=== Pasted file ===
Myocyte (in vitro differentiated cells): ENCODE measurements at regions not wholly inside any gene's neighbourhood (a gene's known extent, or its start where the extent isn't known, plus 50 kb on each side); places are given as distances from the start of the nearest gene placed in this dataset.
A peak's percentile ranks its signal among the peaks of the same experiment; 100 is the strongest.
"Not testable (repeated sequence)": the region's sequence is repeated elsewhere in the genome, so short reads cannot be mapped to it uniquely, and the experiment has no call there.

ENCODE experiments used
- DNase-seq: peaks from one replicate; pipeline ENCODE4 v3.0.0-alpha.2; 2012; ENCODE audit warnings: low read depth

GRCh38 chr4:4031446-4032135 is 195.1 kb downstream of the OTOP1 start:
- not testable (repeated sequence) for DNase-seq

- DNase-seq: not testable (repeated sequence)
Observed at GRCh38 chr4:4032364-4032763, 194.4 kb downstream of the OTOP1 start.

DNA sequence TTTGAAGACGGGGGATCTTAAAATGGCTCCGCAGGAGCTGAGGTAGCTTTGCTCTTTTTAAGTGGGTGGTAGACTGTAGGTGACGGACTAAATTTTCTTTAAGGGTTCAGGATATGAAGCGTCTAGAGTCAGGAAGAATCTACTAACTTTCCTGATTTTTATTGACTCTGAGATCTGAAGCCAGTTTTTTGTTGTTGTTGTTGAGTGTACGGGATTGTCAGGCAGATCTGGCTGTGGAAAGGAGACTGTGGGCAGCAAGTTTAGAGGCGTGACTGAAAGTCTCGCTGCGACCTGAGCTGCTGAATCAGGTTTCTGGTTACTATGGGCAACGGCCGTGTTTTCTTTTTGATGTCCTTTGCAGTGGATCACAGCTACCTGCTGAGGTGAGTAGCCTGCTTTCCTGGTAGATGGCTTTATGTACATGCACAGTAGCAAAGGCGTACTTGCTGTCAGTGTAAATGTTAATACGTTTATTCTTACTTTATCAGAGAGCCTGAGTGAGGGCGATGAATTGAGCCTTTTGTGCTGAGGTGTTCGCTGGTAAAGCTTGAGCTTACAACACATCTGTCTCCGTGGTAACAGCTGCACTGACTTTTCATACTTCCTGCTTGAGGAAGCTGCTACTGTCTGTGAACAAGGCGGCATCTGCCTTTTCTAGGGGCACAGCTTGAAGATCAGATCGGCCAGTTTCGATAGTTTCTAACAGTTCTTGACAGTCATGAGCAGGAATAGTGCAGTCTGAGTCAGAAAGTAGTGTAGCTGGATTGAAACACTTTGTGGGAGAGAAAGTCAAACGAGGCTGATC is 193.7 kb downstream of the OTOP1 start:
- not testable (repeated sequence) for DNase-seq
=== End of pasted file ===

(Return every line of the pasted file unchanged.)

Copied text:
Myocyte (in vitro differentiated cells): ENCODE measurements at regions not wholly inside any gene's neighbourhood (a gene's known extent, or its start where the extent isn't known, plus 50 kb on each side); places are given as distances from the start of the nearest gene placed in this dataset.
A peak's percentile ranks its signal among the peaks of the same experiment; 100 is the strongest.
"Not testable (repeated sequence)": the region's sequence is repeated elsewhere in the genome, so short reads cannot be mapped to it uniquely, and the experiment has no call there.

ENCODE experiments used
- DNase-seq: peaks from one replicate; pipeline ENCODE4 v3.0.0-alpha.2; 2012; ENCODE audit warnings: low read depth

GRCh38 chr4:4031446-4032135 is 195.1 kb downstream of the OTOP1 start:
- not testable (repeated sequence) for DNase-seq

- DNase-seq: not testable (repeated sequence)
Observed at GRCh38 chr4:4032364-4032763, 194.4 kb downstream of the OTOP1 start.

DNA sequence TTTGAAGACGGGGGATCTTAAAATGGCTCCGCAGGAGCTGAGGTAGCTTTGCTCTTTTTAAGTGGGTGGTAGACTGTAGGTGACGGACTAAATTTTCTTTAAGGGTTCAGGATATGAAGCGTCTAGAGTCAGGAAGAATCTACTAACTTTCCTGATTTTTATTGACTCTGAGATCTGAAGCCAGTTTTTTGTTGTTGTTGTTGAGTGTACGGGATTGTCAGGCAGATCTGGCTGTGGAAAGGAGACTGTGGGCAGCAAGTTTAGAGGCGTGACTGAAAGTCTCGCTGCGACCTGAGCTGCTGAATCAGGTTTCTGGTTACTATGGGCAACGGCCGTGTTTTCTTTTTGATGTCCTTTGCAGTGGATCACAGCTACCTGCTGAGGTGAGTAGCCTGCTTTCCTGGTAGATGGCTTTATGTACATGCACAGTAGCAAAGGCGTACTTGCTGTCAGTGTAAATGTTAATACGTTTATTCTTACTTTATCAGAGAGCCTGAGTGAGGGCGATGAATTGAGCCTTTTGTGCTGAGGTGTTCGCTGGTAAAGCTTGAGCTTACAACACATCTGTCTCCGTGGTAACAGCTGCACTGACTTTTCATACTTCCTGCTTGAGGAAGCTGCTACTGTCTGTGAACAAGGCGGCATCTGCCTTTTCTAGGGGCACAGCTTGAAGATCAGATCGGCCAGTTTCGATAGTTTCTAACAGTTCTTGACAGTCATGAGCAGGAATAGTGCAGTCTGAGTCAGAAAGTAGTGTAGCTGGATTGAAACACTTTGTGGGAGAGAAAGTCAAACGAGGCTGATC is 193.7 kb downstream of the OTOP1 start:
- not testable (repeated sequence) for DNase-seq